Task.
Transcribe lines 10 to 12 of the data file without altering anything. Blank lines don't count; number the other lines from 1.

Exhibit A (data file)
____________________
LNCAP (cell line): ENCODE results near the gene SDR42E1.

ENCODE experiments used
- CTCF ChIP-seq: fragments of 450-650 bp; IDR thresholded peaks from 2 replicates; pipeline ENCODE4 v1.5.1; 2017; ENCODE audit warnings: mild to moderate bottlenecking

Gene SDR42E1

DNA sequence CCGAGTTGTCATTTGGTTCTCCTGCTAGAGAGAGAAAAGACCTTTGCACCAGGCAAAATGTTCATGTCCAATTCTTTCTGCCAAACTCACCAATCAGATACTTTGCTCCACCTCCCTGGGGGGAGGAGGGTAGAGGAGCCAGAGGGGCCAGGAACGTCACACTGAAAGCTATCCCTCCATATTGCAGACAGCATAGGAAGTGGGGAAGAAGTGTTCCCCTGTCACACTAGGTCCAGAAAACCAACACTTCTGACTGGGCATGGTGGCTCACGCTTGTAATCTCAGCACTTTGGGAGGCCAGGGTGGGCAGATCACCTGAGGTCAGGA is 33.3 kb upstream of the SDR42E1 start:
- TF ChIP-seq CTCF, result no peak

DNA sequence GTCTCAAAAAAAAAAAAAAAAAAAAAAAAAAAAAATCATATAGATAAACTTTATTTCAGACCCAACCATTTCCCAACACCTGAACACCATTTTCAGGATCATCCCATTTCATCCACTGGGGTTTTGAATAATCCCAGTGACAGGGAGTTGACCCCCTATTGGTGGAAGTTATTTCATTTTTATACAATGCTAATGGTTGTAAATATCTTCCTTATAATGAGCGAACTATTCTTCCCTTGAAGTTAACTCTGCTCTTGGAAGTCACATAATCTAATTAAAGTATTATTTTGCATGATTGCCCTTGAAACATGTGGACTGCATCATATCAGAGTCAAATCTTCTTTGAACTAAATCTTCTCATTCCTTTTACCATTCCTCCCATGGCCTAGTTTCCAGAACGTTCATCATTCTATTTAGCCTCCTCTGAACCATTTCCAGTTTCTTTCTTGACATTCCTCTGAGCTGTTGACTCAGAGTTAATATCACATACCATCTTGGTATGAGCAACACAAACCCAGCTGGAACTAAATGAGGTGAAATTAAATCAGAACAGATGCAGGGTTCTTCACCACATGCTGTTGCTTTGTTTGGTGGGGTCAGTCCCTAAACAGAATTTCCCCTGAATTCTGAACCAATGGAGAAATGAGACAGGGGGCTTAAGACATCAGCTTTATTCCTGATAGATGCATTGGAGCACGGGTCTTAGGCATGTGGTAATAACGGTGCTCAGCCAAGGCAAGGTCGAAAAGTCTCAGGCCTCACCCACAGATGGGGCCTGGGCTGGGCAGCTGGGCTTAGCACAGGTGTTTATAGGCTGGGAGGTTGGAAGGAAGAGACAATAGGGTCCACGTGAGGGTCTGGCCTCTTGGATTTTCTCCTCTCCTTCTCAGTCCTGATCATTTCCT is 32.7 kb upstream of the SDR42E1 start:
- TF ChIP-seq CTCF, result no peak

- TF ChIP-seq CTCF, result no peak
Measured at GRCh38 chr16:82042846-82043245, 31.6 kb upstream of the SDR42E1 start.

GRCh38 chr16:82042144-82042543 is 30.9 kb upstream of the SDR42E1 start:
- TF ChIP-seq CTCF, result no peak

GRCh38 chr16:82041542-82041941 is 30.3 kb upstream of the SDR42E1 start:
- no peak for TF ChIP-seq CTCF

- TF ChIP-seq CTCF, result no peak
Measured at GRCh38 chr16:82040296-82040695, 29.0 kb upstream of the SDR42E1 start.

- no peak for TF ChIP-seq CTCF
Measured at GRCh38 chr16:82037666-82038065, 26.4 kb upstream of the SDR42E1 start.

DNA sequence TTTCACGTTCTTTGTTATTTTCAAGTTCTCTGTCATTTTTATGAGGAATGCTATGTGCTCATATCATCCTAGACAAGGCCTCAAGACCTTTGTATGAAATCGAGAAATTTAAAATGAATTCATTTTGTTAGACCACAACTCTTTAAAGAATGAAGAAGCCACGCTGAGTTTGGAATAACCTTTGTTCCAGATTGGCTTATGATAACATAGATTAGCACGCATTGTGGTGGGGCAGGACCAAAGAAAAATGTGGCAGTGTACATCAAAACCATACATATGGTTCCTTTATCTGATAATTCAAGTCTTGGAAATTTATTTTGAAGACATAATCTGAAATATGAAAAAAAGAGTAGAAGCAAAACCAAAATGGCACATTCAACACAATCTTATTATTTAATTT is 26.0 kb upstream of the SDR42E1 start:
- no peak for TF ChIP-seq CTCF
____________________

Measured at GRCh38 chr16:82042846-82043245, 31.6 kb upstream of the SDR42E1 start.

GRCh38 chr16:82042144-82042543 is 30.9 kb upstream of the SDR42E1 start:
- TF ChIP-seq CTCF, result no peak